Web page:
Fresh & Easy is closing seven Southern California stores citing sluggish sales, reports the Los Angeles Times. Not that it's much of a dent in the El Segundo-based company's 184 retail grocery outlets in California, Arizona and Nevada, as the company is reportedly rolling out two dozen more stores in the coming months throughout L.A. and Orange County.
What's more interesting is that retail food consultant Jim Hertel attributes part of the struggles to American versus British produce culture clashes (Fresh & Easy is a subsidiary of Tesco, a British retail company). At Fresh & Easy, the produce is all wrapped in cellophane, reportedly to preserve freshness. Hertel says that Americans consider plastic-wrapped food less fresh (though Trader Joe's seems to have somehow surmounted their suffocating produce issues). And perhaps more culturally significant, we prefer to squeeze our tomatoes before buying them.
Well, he does have a point. And yeah, we're expecting a Misery Bear tomato-squeezing comedic short by the BBC any day now: "Misery Bear Goes To Fresh & Easy in America."
Produce issues aside, the British sure know how to make a cloth shopping bag. Fresh & Easy's pocket-sided bag (they have several bag styles) is hands down our current favorite. Quite a statement, we realize, as there is an endless array of cloth bags to choose from, and we often don't even use the flimsy grocery stores versions in favor of sturdier canvas bags we find on our own shopping time.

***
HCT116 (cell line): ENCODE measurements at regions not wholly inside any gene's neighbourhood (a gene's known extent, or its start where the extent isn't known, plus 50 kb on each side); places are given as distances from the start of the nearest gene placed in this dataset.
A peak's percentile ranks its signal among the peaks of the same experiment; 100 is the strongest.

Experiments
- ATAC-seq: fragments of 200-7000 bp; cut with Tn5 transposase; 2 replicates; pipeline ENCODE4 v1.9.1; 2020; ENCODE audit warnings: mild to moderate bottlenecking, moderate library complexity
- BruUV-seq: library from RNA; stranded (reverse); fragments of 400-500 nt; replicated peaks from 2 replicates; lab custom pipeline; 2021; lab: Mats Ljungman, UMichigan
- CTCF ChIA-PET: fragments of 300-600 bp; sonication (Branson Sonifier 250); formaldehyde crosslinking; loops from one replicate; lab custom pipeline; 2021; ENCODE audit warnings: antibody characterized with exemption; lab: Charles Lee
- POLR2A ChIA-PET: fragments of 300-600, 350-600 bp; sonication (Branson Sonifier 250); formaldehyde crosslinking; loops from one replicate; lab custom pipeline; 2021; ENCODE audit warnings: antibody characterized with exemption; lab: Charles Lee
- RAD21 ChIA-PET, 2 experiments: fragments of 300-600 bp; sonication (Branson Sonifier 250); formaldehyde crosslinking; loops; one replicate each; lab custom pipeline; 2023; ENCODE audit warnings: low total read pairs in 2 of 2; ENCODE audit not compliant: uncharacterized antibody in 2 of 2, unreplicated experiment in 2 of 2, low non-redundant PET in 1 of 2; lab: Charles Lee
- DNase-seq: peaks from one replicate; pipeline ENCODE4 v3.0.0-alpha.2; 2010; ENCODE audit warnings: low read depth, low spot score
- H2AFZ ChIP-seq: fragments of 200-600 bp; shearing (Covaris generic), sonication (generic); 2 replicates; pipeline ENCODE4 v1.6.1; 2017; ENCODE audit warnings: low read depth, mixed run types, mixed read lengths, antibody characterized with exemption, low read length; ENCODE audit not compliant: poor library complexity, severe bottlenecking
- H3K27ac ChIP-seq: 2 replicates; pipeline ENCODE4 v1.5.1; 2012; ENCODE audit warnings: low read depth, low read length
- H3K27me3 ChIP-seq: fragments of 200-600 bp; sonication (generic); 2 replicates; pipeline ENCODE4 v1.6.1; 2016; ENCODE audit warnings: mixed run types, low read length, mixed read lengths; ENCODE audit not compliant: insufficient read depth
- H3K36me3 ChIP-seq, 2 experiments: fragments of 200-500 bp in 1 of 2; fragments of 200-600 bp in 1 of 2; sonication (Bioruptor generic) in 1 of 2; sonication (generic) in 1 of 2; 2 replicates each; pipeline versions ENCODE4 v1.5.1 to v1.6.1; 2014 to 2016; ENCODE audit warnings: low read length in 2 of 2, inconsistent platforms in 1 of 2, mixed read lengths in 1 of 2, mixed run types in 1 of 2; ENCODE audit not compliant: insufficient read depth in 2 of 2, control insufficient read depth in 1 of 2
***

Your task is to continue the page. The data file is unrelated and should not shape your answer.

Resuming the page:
But it's the wine side of the equation that Fresh & Easy has down with their bags. Most grocery stores have beverage bags that look like a cardboard carrier for a 6-pack of beer, only in structured cloth, such as the ones you find at Trader Joe's and elsewhere. Yes, you can certainly use the pockets for more than wine if you're particularly skilled in canned tuna and dried bean stacking. But the Fresh & Easy bag is pretty ingenious. Those six beverage pockets are on the sides of the bag only, and made of cloth so they collapse into the sides of the bag if all are not filled. That means the bag still has an inner-cargo area to actually fill with groceries if you only, say, buy two bottles of wine.
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It's the best of both cloth bag worlds, the beverage and the produce side. Sort of like being able to squeeze your tomato and eat it, too.
More from Jenn Garbee @eathistory + eathistory.com